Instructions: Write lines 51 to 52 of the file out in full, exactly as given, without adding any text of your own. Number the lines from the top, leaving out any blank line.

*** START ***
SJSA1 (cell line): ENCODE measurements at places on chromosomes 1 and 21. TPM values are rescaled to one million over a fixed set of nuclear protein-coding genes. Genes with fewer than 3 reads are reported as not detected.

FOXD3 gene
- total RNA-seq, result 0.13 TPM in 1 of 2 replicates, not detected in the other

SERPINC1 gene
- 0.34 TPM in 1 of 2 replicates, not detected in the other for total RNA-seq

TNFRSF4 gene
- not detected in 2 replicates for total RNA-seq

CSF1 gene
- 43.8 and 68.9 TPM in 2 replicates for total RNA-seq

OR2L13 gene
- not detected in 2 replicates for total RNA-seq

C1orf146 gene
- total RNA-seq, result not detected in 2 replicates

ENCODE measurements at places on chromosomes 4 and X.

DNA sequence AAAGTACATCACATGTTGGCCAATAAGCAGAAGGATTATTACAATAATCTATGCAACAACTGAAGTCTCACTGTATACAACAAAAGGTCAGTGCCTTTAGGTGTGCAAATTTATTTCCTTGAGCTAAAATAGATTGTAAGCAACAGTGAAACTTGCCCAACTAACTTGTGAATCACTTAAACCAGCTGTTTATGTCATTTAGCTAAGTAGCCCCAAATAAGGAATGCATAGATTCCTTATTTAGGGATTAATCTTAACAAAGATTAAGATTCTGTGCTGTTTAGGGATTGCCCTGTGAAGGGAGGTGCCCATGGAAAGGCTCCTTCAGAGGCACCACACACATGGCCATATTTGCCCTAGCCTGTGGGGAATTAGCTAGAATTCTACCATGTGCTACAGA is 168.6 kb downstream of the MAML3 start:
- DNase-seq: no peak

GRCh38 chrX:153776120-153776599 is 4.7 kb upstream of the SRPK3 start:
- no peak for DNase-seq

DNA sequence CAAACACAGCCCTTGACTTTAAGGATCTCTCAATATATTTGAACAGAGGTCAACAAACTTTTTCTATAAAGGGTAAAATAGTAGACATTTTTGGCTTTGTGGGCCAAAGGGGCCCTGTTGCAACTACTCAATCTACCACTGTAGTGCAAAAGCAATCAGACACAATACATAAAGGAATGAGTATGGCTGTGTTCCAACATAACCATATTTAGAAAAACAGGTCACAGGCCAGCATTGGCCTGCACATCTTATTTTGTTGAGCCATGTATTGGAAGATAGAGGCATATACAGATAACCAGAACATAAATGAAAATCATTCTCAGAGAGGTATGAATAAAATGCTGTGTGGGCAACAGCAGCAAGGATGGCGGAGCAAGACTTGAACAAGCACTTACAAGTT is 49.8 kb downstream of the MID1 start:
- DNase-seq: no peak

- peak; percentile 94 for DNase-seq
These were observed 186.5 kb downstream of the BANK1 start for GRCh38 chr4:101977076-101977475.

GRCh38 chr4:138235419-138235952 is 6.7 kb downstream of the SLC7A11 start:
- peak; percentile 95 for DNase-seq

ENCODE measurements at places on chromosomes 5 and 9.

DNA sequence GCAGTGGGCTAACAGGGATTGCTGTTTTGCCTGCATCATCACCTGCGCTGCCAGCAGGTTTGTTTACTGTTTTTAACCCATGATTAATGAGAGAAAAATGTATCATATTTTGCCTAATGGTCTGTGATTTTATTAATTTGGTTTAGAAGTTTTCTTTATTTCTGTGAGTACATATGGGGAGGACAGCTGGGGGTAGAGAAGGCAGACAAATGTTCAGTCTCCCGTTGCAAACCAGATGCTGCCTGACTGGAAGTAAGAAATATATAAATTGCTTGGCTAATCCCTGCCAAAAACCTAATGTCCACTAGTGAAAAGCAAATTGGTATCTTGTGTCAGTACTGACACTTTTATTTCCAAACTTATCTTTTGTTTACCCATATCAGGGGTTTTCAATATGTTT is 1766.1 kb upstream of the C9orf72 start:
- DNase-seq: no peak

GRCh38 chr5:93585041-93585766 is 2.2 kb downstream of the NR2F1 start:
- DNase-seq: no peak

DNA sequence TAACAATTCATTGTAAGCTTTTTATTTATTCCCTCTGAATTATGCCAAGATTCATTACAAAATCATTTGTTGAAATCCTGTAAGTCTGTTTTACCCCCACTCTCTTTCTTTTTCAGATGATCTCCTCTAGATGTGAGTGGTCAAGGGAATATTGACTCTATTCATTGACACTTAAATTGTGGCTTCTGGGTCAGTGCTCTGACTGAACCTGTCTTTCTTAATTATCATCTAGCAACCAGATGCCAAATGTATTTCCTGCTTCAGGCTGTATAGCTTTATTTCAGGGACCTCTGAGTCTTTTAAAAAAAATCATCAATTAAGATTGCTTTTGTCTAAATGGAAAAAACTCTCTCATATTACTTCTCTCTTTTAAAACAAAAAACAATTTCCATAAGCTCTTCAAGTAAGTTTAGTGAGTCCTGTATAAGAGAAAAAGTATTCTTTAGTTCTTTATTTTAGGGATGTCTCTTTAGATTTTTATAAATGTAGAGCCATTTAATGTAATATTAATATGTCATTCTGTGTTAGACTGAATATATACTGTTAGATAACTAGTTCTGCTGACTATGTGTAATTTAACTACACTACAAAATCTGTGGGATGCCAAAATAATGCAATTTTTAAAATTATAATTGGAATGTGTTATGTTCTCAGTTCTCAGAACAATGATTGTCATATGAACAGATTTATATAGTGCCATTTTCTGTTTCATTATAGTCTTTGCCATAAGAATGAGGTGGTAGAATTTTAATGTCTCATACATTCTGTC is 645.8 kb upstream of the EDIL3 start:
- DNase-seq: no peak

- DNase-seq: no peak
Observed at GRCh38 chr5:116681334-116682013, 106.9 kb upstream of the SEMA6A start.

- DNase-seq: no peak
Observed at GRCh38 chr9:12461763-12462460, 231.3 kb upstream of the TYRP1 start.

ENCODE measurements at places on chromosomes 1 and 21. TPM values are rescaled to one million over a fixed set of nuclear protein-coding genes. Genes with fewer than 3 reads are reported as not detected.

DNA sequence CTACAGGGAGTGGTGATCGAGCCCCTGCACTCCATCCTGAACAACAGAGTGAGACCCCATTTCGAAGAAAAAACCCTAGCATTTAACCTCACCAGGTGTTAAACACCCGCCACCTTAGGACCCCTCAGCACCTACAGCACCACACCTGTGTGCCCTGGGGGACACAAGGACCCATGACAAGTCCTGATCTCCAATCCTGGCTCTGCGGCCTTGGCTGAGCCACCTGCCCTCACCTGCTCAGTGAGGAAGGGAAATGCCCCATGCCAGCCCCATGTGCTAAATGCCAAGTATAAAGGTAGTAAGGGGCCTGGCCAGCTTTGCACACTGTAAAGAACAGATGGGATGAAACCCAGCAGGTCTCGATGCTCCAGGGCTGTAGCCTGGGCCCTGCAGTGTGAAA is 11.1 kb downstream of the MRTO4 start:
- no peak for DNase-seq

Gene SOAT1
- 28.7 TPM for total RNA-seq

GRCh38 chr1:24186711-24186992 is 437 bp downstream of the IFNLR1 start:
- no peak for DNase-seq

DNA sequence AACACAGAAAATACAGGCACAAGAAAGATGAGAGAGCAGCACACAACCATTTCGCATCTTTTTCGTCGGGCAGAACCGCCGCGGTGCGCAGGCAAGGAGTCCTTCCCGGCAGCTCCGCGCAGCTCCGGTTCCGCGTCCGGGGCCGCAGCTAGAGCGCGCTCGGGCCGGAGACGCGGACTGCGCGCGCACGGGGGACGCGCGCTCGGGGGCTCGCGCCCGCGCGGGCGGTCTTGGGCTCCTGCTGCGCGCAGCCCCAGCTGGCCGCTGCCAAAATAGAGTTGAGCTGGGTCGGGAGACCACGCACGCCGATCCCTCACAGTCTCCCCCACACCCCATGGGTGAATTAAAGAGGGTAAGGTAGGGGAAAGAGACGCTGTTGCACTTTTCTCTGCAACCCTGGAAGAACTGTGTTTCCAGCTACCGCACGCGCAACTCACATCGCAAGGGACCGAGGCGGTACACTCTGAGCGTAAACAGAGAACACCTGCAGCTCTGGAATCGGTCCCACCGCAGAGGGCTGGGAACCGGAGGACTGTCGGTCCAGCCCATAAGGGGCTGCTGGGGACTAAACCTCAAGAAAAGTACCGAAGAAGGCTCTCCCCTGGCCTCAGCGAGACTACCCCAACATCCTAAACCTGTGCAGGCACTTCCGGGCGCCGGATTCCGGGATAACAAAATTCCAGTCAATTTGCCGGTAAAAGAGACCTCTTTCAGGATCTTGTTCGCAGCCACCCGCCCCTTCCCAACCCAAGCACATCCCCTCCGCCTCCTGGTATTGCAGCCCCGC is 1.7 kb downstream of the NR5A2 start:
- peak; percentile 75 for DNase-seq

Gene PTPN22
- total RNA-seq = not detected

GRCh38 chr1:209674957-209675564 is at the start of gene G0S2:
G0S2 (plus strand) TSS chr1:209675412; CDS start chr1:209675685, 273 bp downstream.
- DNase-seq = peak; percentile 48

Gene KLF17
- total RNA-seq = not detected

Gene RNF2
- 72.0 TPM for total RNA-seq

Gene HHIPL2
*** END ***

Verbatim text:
- total RNA-seq = not detected

Gene RNF2